The round-robin algorithm is often used as a simple-yet-effective method of distributing requests to a single-point-of-entry to multiple servers in the background. It’s used by DNS servers, peer-to-peer networks, and many other multiple-node clusters/networks.
In a nutshell, round-robin algorithms pair an incoming request to a specific machine by cycling (or, more specifically, circling) through a list of servers capable of handling the request. It’s a common solution to many network load balancing needs, even though it does not result in a perfectly-balanced load distribution, strictly speaking. In the non-ideal world
we our servers live in, there are many reasons why the stock round-robin algorithm just isn’t good enough when it comes to properly balancing server loads.
The first and most important thing to keep in mind is that not all servers are created equal. One should be able to take advantage of all available resources, and it’s impossible to guarantee that all the servers available to process incoming requests are capable of dealing with the same load quantities, take as long to carry out each command, and deal with larger/longer queues as elegantly. Nor can all requests be treated the same, either. Some take longer to process than others, involve more work, and are generally more-demanding than the rest – just as others are finished relatively fast and with far-fewer resources.
Weighted round-robin is one way addressing these shortcomings. In particular, it provides a clean and effective way of solving the first-half of the problem by focusing on fairly distributing the load amongst available resources, verses attempting to equally distribute the requests.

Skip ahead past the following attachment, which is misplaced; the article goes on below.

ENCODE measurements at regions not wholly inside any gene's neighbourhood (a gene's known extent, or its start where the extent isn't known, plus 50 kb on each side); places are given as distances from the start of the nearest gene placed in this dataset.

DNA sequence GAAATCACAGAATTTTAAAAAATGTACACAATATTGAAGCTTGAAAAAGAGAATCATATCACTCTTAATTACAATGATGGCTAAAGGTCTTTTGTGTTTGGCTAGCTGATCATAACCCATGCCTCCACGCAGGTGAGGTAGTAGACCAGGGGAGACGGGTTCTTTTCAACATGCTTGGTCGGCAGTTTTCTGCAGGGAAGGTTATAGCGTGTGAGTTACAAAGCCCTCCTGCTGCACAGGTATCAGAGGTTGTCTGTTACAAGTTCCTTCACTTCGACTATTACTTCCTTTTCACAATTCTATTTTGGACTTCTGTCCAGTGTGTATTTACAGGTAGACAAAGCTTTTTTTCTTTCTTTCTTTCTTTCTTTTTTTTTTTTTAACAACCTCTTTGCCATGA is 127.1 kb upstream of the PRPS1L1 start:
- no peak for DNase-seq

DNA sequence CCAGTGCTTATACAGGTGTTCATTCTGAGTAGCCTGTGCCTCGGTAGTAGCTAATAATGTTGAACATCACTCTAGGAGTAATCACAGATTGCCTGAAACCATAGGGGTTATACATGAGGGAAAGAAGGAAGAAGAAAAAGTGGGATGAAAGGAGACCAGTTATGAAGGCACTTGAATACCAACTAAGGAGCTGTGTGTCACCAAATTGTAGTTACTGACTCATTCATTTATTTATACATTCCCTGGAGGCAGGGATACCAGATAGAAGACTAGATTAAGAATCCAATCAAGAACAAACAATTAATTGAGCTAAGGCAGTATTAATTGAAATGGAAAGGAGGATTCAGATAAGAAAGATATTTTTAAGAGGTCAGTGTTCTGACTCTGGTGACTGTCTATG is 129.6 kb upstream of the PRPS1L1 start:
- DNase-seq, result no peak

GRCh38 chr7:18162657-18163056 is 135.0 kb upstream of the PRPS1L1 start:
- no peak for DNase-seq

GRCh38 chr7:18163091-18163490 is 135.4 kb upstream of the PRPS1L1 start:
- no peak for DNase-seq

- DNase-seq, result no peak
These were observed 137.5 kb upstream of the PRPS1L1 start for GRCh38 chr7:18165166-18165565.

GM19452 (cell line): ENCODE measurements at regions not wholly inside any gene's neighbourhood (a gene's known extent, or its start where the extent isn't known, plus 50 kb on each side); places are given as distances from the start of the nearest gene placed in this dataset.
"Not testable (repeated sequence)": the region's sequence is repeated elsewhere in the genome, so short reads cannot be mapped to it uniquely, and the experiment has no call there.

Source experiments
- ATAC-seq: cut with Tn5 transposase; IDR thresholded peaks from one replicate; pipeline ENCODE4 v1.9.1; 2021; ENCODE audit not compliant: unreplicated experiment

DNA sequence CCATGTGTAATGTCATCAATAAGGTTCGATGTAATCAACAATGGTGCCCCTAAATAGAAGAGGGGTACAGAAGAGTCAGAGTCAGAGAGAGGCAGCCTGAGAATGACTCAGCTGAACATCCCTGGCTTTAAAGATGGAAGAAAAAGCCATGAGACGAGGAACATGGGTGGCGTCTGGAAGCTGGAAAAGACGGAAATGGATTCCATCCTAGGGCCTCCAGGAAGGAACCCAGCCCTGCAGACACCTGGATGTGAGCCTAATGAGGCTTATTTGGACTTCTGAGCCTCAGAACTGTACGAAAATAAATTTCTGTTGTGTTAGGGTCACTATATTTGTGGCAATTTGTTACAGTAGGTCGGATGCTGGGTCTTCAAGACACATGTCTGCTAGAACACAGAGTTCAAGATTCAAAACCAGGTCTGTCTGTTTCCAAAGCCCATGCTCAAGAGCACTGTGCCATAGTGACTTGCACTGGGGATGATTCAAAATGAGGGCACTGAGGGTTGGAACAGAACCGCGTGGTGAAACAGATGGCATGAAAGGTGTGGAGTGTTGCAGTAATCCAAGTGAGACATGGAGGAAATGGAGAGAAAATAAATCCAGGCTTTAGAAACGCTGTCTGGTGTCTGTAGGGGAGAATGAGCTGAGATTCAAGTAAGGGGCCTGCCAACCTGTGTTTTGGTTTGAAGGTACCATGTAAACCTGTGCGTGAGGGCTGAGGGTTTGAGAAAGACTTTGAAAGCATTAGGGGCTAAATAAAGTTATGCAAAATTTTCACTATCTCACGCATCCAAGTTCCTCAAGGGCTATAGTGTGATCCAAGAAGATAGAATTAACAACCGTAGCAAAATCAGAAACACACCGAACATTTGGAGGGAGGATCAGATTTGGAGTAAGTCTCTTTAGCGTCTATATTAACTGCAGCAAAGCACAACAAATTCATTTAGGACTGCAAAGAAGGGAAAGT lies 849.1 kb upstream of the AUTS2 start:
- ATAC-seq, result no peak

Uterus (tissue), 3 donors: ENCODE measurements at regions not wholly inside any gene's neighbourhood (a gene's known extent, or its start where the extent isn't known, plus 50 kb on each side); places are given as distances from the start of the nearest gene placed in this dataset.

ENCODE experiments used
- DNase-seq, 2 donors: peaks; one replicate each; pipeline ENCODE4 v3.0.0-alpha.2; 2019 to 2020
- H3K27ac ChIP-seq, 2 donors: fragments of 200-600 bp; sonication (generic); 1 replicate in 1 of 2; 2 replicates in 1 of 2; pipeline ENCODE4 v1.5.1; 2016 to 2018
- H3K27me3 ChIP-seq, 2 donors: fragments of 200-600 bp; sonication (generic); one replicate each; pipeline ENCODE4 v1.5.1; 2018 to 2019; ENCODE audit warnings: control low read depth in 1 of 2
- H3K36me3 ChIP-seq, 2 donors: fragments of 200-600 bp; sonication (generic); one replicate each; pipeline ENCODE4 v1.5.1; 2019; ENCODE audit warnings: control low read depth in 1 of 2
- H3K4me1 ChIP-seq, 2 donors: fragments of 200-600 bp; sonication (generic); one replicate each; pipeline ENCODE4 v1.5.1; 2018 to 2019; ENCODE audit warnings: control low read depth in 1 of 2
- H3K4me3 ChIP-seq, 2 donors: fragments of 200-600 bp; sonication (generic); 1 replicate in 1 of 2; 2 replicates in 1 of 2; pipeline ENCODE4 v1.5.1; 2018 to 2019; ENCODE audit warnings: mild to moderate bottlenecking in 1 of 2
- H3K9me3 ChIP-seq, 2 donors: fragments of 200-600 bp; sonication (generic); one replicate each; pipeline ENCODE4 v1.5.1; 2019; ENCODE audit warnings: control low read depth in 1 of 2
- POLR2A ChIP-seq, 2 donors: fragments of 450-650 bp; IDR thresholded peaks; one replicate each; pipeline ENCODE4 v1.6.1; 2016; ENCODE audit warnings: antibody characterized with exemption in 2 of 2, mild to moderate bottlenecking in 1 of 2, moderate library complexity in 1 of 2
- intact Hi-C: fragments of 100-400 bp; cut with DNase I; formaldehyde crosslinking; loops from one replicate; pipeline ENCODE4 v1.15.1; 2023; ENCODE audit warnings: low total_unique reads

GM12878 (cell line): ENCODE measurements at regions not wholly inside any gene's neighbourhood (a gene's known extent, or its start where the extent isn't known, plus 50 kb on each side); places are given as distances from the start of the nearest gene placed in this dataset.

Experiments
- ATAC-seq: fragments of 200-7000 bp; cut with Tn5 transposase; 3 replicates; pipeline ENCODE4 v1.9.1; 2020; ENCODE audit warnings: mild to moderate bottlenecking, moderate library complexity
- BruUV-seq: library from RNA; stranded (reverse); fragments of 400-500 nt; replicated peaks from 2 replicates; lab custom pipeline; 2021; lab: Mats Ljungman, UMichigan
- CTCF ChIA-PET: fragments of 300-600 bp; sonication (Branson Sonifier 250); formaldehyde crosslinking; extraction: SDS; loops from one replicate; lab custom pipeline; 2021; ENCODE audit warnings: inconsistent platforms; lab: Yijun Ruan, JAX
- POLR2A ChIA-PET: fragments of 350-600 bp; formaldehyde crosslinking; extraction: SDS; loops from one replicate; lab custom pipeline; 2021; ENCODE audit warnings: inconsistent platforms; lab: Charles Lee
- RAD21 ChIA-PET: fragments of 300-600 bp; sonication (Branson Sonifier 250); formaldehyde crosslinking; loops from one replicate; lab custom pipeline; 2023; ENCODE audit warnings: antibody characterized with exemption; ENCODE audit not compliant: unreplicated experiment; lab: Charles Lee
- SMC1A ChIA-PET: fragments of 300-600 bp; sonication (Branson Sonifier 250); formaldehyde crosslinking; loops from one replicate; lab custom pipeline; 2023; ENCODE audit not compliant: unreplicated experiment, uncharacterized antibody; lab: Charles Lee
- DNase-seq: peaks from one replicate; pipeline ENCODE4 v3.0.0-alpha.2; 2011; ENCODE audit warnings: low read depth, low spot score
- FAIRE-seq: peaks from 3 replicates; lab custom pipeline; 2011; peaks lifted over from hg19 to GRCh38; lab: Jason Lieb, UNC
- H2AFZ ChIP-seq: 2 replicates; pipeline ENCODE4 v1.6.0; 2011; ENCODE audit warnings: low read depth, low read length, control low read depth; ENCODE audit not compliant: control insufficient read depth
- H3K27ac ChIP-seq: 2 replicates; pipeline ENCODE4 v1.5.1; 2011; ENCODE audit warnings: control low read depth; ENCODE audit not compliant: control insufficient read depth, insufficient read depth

In the server environment, a difference in server capacities and processing capabilities can result in a more-marked difference in the performance of the different servers (read: less balanced) when compared to the effect of a difference in the requests themselves.
In a weighted round-robin algorithm, each destination (in this case, server) is assigned a value that signifies, relative to the other servers in the list, how that server performs. This “weight” determines how many more (or fewer) requests are sent that server’s way; compared to the other servers on the list.
Take, for example, the case of web servers. Assume you have three servers that have been individually benchmarked and configured that are to be deployed in a weighted round-robin environment. The first can handle 100 req/sec, the second can do 300 req/sec, and the last can only do 25 req/sec (all on average, tested with an automated benchmark serving the same data). Normally, with such a discrepancy in the servers’ performance, the third would be excluded from the setup entirely. But in a weighted round-robin, each server can be assigned as much as it can handle in the round-robin configuration script/file:
Resource Weight -------- ------ server1.fqdn 4 server2.fqdn 12 server3.fqdn 1
It’s pretty clear what happens next: for every 12 requests sent to server two, 4 will be sent to server one, and just 1 will be sent to server 3. The result is a more even, if less equal, load distribution.
The only problem with weighted round-robin algorithms is that they haven’t been adopted by the majority of the load-distribution implementations on the market…
…Which brings us to the point of this article. You may have noticed the question mark in the title – it’s there for a reason. Do you know of any load-distribution implementations that operate based on the weighted round-robin principle? On Linux it wouldn’t take more than a couple of fairly-trivial changes to the code for your favorite DNS server to switch from round-robin load distribution to a weighted round-robin solution… But the same cannot be said for Windows where Microsoft’s DNS server is the standard. So the question stands: what kind of load distribution solutions can you recommend with support for weighted round-robin load balancing, if any?